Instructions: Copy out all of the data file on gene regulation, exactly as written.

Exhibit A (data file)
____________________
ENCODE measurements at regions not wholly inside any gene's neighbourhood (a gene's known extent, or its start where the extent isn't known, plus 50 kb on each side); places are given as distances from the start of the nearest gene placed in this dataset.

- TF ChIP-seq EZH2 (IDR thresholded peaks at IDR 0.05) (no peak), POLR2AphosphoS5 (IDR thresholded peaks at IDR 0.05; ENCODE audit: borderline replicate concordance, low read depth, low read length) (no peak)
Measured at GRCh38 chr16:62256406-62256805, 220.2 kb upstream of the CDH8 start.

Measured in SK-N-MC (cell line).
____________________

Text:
ENCODE measurements at regions not wholly inside any gene's neighbourhood (a gene's known extent, or its start where the extent isn't known, plus 50 kb on each side); places are given as distances from the start of the nearest gene placed in this dataset.

- TF ChIP-seq EZH2 (IDR thresholded peaks at IDR 0.05) (no peak), POLR2AphosphoS5 (IDR thresholded peaks at IDR 0.05; ENCODE audit: borderline replicate concordance, low read depth, low read length) (no peak)
Measured at GRCh38 chr16:62256406-62256805, 220.2 kb upstream of the CDH8 start.

Measured in SK-N-MC (cell line).